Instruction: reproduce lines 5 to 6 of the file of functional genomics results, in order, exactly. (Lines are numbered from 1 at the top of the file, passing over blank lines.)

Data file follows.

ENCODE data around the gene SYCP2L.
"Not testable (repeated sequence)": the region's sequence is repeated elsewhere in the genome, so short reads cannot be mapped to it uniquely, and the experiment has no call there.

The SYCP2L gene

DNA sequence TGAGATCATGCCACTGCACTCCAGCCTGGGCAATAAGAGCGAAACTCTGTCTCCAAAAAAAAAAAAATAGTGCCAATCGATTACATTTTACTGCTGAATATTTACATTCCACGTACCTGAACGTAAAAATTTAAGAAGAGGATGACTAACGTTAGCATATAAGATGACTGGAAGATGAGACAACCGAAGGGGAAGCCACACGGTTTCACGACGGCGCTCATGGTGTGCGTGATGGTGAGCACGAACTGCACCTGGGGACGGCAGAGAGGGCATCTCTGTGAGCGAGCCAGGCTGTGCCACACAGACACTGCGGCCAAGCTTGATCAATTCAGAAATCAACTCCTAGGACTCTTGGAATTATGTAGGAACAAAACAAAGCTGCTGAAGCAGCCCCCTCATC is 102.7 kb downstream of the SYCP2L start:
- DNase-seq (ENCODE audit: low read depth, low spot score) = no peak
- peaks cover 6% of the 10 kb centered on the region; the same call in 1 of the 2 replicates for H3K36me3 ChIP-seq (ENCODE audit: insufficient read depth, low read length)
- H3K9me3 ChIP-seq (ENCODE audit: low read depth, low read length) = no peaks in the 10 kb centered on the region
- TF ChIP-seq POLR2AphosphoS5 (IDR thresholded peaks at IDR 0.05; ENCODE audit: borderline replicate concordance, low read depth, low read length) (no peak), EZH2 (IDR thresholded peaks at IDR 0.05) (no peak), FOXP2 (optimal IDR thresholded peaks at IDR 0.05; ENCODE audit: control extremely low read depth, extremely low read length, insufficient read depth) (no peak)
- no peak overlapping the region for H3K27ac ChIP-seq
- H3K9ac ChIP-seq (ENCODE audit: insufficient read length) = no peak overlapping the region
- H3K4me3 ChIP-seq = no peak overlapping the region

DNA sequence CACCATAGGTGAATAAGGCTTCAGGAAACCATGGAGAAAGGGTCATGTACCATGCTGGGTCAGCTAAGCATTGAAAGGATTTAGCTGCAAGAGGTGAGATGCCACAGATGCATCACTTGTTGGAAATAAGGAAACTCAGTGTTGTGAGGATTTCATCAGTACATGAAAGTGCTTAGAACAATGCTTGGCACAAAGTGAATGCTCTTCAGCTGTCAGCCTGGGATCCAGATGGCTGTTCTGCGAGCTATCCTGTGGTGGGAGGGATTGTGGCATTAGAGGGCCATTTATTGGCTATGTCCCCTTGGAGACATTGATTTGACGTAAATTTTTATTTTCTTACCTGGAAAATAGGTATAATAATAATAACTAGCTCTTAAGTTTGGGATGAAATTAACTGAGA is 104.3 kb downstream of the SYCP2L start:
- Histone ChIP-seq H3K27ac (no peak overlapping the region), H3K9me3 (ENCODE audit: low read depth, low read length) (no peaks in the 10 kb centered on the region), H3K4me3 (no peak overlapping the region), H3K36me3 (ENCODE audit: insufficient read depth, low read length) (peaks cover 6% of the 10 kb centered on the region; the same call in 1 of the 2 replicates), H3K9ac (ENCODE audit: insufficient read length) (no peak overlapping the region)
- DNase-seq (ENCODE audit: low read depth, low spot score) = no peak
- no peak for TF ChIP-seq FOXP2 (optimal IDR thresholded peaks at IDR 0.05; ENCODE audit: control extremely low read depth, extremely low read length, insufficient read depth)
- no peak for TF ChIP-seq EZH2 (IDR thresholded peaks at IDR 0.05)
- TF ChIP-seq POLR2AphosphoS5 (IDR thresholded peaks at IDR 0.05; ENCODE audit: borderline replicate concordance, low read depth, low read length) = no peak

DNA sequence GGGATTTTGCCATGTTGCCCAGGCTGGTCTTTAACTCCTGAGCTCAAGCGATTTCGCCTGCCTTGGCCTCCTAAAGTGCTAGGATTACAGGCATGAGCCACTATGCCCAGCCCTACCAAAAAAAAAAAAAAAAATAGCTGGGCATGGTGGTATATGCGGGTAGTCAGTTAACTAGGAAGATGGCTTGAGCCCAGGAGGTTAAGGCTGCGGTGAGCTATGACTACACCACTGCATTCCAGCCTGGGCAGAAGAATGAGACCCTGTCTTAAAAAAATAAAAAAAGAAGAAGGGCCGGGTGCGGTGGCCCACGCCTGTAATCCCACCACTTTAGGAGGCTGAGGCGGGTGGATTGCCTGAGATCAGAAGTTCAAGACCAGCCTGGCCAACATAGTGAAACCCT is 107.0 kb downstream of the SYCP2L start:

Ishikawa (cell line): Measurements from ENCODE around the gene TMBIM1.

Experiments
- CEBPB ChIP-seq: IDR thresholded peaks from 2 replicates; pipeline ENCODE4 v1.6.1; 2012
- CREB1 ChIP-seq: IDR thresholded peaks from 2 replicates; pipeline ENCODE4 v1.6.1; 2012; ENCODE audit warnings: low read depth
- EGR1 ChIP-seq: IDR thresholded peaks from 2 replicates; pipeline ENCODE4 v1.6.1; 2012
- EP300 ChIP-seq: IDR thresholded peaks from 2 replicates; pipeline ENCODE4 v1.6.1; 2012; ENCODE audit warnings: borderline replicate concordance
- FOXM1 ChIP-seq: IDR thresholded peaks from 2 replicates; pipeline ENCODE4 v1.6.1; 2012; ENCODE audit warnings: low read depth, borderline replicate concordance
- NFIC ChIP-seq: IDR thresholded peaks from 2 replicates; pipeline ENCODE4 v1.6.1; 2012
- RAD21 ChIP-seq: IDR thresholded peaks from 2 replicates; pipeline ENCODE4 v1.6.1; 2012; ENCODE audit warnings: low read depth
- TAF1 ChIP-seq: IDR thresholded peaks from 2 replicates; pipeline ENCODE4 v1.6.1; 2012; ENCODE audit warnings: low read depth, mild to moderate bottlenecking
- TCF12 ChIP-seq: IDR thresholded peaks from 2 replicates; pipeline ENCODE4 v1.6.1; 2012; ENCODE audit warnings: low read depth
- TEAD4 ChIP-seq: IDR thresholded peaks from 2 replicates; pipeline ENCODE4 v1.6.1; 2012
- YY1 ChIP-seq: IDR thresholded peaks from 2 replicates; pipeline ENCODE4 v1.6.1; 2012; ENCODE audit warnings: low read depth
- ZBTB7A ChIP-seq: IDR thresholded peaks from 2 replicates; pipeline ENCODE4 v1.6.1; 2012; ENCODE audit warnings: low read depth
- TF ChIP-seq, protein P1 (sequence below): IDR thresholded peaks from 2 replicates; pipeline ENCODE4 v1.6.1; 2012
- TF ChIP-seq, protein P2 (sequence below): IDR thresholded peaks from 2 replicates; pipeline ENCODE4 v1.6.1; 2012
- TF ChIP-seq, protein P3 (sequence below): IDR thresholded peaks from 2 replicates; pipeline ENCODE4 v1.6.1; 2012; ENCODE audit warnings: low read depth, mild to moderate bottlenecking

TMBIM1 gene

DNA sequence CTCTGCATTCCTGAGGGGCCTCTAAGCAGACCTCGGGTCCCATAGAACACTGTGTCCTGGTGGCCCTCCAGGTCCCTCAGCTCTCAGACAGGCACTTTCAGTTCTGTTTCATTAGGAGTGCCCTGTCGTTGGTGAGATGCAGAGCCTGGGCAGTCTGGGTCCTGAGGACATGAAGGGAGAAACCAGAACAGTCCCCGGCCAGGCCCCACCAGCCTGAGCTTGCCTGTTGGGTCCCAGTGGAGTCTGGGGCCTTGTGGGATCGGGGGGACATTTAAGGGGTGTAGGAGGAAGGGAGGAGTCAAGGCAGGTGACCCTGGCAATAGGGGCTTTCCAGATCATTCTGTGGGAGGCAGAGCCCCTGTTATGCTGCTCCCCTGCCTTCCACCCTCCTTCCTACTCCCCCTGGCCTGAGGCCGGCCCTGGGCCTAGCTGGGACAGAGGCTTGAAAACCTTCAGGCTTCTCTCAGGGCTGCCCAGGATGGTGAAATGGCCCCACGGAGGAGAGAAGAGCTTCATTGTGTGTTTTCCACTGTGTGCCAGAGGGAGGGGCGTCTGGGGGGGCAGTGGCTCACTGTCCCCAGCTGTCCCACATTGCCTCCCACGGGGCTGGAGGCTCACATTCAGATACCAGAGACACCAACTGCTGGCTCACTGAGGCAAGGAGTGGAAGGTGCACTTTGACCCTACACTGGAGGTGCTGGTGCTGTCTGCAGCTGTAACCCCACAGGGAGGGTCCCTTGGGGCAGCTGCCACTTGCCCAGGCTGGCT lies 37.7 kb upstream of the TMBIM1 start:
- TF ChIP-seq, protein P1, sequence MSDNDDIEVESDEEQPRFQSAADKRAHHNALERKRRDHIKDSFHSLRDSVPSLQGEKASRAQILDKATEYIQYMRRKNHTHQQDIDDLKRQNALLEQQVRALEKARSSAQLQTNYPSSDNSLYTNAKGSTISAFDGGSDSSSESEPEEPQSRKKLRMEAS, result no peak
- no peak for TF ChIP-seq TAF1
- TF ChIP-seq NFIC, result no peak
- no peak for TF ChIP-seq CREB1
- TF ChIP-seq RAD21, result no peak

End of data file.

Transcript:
- DNase-seq (ENCODE audit: low read depth, low spot score) = no peak
- peaks cover 6% of the 10 kb centered on the region; the same call in 1 of the 2 replicates for H3K36me3 ChIP-seq (ENCODE audit: insufficient read depth, low read length)